Asia’s petrochemical trade faces grave logistics challenges preventing regional producers from taking full advantage of strong demand in the west. Ocean freight rates continue to soar due to a global shortage of vessels and congestions at major ports. As of 10 September, freight rates from China for a 40-foor container to the US east coast now top US$ 22,000, while those to northern Europe were at more than US$ 14,000, according to online freight shipping platform Freightos. Prior to the pandemic, freight rates were below US$ 3,000 on these routes.
In the monoethylene glycol (MEG) market, around 10,000 tonnes of Asian September-loading cargoes were sold to Europe because of delayed shipments from the US caused by Hurricane Ida. In the recycled polyethylene terephthalate (R-PET) market, Asian producers could not move sold cargoes to deep-sea customers and have had to store these volumes in their storage spaces, causing further logistics constraints.
One Thai producer has been attempting to move its R-PET pellets from Thailand to their factories in Indonesia and Europe but was unable to do so due to high costs of freights. “It just doesn’t make sense right now to pay so high freight rates and expensive container space, so we opted to keep the volumes in Thailand,” a company source said. For a Taiwanese producer, most of its customers have also opted to delay shipping of purchased R-PET cargoes.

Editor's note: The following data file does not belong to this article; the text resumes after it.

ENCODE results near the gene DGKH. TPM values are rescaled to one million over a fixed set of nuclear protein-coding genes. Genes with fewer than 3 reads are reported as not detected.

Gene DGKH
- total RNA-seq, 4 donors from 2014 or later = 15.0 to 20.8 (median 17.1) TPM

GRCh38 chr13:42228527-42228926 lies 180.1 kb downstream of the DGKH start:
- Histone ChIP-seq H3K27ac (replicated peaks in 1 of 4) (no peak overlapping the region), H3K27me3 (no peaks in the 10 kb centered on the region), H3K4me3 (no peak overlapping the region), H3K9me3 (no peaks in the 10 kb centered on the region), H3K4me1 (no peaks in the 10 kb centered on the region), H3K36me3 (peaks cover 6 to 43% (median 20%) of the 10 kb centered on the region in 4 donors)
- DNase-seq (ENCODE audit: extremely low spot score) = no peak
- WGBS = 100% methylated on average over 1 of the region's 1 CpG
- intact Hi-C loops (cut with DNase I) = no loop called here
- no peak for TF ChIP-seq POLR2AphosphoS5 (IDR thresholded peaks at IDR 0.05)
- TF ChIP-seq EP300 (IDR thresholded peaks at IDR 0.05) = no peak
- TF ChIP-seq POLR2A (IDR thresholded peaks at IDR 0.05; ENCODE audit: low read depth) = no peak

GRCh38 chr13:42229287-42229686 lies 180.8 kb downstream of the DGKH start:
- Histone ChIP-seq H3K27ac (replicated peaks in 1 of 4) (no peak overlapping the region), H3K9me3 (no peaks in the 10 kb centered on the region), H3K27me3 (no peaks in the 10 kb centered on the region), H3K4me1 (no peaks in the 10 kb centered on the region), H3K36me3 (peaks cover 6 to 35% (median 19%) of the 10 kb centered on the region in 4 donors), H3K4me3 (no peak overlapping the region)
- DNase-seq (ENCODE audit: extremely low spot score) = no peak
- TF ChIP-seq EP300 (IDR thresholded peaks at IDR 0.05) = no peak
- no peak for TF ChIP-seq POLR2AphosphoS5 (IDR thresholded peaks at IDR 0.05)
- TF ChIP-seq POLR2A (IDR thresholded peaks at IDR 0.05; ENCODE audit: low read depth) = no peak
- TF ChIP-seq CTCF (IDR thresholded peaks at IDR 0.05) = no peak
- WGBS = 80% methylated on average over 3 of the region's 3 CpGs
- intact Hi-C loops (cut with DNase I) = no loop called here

For ethylene, cargo backlogs and tight restrictions at selected Chinese ports will continue to hamper exports into October. A growing shortage of river pilots due to quarantine requirements has led to longer wait time of around a week to 10 days for vessels delivering cargoes to plants located on the Yangtze River. It is estimated that only seven foreign vessels can enter the major waterway each day based on the limited number of pilots.
“The shortage of raw material at China plants, shortage of vessels may mean delays for weeks,” said a southeast Asia-based market source, adding that all these are exerting upward pressure on Chinese domestic prices. In the Asian purified terephthalic acid (PTA) market, importers are increasingly opting for shipments via breakbulk, a method typically employed by buyers in Turkey, the Middle East, Pakistan and India.
Instead of being placed in shipping containers, the breakbulk method will transport the cargo in smaller portions in bags, boxes, crates, drums, barrels, among others. Importing via the break bulk method has its own challenges, with the buyers facing the possibility of demurrage costs, and the risk of product contamination by moisture, or the breakage of jumbo bags that the PTA are stored in.